)    … the “upstairs” is the computer lab at the college where I take the courses so I can use the college software.  That’s right, I *could* just stay enrolled in a course to use it, but I absurdly thought that if I purchased a product, I’d get something of value.

So… I signed on for a year’s contract to pay each month.   There were minor bunbites (see )

but I was really happy to have the “cloud” version for traveling to a conference in South Carolina.

well, I was.   Ha. Ha. Ha.   I go to the airport, and I’ve got a layover… jolly good time to create!   I log on… and the computer logs onto the Internet and invites me to pay their little fee for internet access.  .   Well, I had been able to use my software in places where I didn’t have internet access, so I (foolish me!) expected to be able to use it  here.

    No.   I was informed that my subscription had expired (no, it hadn’t; I was about 7 days into the month), and I would absolutely need to go online to update things to use it.

     I don’t remember what I did to see if I could fix things but … an awful lot of my travel time is in airports & motels where there *is* wifi but … I’m not privy to it.   Clearly, screamingly clearly, the Adobe market is People Who Are On Expense Accounts.   I did other traveling (I’m pretty sure I *could* work up in the mountains where there isn’t access to *anything*, but not positive — I just remember the earthquake on the way back)  — and yes, another airport stint had the same situation.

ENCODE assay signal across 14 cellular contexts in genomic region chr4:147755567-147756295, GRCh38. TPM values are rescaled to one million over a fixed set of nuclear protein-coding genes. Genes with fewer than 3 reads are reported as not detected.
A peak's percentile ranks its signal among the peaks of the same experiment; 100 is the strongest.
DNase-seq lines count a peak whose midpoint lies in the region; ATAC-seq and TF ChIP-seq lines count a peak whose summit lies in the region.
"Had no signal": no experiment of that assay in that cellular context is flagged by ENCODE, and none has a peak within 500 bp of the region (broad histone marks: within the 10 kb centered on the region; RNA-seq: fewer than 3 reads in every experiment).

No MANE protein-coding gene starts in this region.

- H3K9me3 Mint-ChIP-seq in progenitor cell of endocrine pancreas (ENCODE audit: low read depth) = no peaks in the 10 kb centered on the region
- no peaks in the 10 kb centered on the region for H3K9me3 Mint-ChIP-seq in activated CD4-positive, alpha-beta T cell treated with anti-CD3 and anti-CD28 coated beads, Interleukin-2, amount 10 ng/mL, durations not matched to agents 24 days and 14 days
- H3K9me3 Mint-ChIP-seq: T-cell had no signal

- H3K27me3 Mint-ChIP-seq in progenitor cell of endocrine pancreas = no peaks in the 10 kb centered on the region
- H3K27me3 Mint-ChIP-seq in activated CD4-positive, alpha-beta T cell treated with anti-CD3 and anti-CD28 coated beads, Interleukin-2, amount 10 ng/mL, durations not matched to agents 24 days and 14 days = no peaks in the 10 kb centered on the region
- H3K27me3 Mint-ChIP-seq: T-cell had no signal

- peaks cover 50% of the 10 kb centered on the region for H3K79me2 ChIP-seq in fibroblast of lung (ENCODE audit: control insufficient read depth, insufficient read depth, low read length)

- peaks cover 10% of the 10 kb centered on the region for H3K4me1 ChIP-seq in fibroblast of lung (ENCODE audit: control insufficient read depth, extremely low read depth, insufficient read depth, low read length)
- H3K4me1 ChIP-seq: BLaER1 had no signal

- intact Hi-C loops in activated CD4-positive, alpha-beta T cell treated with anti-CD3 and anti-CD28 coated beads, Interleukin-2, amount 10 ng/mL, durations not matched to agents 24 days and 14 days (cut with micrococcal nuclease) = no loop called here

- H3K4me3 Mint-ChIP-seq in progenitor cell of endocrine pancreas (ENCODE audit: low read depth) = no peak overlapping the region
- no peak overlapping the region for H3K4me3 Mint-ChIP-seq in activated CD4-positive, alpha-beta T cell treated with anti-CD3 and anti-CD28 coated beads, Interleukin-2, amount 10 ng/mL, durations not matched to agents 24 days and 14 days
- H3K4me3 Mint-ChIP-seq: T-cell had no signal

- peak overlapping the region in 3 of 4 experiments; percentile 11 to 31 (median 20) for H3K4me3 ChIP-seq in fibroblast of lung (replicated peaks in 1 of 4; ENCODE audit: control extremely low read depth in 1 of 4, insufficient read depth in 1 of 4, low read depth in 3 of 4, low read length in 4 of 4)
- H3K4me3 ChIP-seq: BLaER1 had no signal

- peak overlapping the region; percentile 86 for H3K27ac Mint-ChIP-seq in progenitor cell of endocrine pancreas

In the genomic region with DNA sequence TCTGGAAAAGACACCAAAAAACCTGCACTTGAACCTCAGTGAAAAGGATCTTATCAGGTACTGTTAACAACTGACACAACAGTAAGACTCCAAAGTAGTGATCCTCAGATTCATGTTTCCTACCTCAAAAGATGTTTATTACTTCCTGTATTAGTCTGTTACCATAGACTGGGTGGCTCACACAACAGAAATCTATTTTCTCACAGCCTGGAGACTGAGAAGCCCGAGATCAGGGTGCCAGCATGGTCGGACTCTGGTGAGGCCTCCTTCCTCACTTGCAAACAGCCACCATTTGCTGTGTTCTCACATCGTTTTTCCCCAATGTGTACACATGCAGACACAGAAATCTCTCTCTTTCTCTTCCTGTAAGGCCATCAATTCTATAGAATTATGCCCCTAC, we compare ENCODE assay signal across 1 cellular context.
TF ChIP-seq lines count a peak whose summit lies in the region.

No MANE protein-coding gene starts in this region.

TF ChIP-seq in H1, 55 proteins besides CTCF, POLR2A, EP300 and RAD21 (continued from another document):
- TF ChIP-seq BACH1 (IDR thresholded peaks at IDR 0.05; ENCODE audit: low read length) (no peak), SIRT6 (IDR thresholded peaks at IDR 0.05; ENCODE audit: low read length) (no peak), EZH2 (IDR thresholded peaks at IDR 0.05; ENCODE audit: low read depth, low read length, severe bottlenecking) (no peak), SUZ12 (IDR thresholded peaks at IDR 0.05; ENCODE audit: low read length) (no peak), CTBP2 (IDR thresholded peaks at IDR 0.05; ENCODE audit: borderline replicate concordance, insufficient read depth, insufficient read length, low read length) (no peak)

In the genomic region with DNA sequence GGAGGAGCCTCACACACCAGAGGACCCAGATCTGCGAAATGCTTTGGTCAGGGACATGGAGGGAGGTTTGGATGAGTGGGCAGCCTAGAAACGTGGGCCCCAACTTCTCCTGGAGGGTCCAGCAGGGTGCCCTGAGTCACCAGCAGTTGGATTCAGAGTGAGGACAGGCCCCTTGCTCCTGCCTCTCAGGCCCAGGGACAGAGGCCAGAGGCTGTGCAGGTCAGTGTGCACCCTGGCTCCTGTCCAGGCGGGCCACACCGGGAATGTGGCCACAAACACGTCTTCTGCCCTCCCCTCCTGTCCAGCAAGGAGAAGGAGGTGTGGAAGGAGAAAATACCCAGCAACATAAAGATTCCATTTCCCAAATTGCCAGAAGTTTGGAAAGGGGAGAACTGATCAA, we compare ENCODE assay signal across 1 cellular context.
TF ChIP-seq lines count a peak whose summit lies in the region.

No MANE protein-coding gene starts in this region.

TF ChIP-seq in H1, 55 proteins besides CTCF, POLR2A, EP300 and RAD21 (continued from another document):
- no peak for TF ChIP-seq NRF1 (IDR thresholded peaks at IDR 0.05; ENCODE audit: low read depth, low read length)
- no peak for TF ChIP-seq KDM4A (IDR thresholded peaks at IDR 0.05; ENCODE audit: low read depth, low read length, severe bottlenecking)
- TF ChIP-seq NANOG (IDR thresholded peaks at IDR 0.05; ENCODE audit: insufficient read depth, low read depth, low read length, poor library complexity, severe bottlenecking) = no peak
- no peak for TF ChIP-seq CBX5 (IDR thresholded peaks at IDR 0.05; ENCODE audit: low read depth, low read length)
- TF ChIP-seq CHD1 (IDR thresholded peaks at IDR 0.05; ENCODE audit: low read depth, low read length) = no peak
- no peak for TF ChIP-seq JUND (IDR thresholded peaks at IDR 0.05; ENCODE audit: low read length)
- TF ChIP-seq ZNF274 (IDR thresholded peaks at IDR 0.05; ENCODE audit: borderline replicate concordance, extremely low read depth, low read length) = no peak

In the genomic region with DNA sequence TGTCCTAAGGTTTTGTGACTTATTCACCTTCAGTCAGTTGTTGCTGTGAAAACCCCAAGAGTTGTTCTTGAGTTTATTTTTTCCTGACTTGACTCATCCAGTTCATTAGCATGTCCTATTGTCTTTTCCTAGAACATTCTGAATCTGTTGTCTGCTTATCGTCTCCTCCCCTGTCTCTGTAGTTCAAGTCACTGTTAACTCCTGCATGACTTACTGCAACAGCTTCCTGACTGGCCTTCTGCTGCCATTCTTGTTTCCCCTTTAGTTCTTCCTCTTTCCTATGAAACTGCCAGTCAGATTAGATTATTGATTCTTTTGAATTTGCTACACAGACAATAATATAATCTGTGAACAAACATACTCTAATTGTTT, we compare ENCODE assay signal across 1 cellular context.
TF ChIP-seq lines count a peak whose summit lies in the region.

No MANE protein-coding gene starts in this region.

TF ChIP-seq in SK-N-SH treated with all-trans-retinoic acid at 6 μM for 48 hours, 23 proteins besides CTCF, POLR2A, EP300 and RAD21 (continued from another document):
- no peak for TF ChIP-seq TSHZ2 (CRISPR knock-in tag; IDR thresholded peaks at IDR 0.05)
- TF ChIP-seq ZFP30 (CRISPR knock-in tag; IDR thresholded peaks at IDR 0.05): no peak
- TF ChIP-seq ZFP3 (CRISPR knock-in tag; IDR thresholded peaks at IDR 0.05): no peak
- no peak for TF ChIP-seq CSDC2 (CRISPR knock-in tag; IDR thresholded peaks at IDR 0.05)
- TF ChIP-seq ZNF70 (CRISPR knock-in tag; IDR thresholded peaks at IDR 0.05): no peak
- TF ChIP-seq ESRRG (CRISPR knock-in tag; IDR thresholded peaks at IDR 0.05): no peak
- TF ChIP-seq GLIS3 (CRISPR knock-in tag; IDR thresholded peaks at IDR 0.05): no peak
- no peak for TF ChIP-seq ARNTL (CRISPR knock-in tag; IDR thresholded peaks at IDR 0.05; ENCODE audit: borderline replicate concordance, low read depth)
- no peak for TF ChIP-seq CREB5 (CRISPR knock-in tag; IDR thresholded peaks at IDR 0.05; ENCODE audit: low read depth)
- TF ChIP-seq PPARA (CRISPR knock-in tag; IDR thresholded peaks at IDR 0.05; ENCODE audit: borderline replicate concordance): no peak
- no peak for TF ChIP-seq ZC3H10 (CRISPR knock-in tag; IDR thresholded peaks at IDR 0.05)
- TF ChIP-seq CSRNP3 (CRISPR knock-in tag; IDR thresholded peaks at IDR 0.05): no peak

I decided to scrap the rest of the subscription, even though I was forking over a fair amount of money (less than just continuing it, though).   If I couldn’t use After Effects at work, and I couldn’t use CS6 at *all* when traveling, I was paying for … nothing.  Yes, I explained exactly why.

     Then came the fun and games of trying to use my rightfully purchased CS6 software. To wit, from that blog:

So, I canceled. Paid the 50% of the remaining time per the contract.

Welp, I tried to read a PDF yesterday.   I was told that there were updates available from Adobe so I took ‘em.   Well, apparently that told Adobe that I should be paying for a subscription again.   Now I can’t use my Dreamweaver CS6.   I’m betting I only get one more time with Flash, too. (I did successfully open it with Adobe Reader.)

I was and am quite willing to pay for products.  I want to support people working hard to make good products.

HOwever, getting outright ripped off has me much more willing to pursue open source options.  If only, if only there were a for that!”

    … I decided I was willing to Endure The Scripts to find a way to use my CS6.